And back…

I’m back from my Romania trip today in body, if not quite yet in spirit. After a week-and-a-half somewhat marred for me by illness and culminating with the 19-hour return journey from hell, it’s going to take my weary brain some time to process the huge amount I have seen and learned. I had a brilliant time and was made to feel extremely welcome by the family I was staying with, who let me shoot freely. Whether or not that freedom has translated into images which support the narrative which emerged before my eyes while I was there is another question, one which will take me a little while to work out. This part of my project is not over – I have a few things to do over the coming weeks to tie up loose ends with Ramona, while also ramping up the work with my other subject Lida, with whom I will travel to the Czech Republic in just over a month’s time. I’m not sure how both halves of this project will sit together in the end, or if they even will…in fact I’m still not entirely sure how the work will be presented. I’d be surprised if the second part measures up to the first in terms of its strength but I’m keeping an open mind, while trying not to feel overwhelmed at the very great but exciting task ahead.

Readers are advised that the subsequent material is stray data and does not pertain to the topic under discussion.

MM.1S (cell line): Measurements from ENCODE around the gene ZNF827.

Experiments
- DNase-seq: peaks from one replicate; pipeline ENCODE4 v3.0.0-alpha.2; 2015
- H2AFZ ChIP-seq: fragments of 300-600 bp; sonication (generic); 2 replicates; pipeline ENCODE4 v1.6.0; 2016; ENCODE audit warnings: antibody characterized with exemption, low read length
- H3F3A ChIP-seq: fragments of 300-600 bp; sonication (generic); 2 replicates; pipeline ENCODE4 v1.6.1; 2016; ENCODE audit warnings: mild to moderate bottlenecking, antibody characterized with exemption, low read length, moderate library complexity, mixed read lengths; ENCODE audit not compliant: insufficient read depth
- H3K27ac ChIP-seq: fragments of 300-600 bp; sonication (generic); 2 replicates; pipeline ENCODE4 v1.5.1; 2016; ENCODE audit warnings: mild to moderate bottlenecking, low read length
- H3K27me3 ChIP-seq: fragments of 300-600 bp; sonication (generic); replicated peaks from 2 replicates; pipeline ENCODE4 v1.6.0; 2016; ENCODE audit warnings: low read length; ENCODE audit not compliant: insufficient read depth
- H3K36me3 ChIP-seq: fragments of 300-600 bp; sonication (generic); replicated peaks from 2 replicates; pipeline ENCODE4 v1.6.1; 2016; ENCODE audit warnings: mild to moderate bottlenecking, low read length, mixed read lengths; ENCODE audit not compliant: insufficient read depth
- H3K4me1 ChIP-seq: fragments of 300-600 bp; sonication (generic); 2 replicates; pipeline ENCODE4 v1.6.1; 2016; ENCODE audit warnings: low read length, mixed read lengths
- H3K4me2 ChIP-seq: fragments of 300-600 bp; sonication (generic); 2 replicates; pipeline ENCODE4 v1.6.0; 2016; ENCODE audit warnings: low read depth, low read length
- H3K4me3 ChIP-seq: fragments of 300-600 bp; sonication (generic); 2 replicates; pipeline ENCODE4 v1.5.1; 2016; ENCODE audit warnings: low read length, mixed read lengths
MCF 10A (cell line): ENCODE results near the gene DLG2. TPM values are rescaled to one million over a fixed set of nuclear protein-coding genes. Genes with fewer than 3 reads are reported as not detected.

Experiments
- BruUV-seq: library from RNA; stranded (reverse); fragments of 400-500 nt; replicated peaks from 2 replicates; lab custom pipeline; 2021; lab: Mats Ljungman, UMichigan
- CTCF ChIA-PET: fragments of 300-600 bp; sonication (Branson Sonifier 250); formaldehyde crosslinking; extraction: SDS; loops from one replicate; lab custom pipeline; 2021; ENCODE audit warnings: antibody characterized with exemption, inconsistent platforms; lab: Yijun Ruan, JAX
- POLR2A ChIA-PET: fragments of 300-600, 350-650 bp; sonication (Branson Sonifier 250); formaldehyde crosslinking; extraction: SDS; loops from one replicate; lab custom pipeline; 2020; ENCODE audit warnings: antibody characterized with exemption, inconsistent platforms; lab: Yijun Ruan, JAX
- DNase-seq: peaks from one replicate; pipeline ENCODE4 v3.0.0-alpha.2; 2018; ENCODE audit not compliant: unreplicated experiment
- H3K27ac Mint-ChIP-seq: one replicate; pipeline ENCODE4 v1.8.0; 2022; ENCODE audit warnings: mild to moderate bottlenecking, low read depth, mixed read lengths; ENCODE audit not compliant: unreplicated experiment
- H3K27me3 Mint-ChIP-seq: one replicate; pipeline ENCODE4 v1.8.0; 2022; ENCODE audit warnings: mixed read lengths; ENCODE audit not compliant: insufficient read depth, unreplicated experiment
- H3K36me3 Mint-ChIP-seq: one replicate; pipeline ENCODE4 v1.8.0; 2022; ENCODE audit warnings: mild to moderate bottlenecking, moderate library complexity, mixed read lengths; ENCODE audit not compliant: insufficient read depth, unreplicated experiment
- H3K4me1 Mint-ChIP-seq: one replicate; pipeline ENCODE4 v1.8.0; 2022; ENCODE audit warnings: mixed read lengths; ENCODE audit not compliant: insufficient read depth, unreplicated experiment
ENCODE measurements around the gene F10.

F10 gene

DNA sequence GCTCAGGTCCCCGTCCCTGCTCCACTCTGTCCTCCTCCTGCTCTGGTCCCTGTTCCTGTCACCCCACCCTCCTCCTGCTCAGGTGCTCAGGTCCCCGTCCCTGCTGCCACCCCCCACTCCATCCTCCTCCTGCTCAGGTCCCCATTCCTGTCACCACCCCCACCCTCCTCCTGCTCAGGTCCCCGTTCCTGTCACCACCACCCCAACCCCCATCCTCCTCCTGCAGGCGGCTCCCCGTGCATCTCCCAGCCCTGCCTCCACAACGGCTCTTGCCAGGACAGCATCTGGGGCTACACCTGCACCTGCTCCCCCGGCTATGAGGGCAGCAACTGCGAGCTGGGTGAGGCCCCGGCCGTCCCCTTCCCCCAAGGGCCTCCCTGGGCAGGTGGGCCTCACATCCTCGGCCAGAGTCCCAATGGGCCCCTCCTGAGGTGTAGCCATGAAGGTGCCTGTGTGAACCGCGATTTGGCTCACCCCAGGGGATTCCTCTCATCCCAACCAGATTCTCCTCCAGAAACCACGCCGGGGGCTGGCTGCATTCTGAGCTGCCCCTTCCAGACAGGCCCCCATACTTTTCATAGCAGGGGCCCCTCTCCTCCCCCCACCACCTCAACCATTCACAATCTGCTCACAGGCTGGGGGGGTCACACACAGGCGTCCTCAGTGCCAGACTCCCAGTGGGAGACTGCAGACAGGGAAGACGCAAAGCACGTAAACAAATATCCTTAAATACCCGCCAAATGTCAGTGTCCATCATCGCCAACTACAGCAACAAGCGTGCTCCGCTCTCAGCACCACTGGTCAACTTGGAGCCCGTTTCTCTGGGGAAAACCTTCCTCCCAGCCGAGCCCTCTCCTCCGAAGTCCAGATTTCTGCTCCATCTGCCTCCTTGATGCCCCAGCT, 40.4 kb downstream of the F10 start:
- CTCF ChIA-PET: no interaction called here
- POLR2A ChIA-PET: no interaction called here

So it’s happening…

Today I’m going to travel to Luton by coach and then fly to small-town Romania, arriving early tomorrow morning. We’re going to Urziceni, a town of 17,000 people about 60km from Bucharest. What I’ll see and learn there I don’t know but at the moment I’m keeping everything crossed that people will be ok with the camera. I doubt I’ll have internet while I’m away so back in 10 days or so… ciao.

A photo drive

I continued my experiment in collaborative photography yesterday with Lida, with a little drive on which we retraced some of her steps since moving to the UK. She isn’t really that interested in taking photographs – whereas Ramona jumped at my suggestion that I give her a digital camera, Lida said she wasn’t bothered. However, yesterday I was the designated driver and she took the shots using my compact camera. She then wrote the captions as we went along. This is, as I wrote before, an experiment which has come about through my research into the intersection between photography and visual anthropology – and I suppose in many ways it follows on somewhat from my earlier research paper on visual representation of the Roma. Unfortunately for a journalist, I have become profoundly uncomfortable over the course of this MA with the idea that I am in any way putting words into my subjects’ mouths, or speaking for them. There’s a danger, I guess, that using this kind of approach though will weaken my overall project, perhaps making it too bitty or scrapbook like….who knows if it will survive the final edit, but it is something I’ll be dabbling with at least with both women – while continuing to shoot in my own way.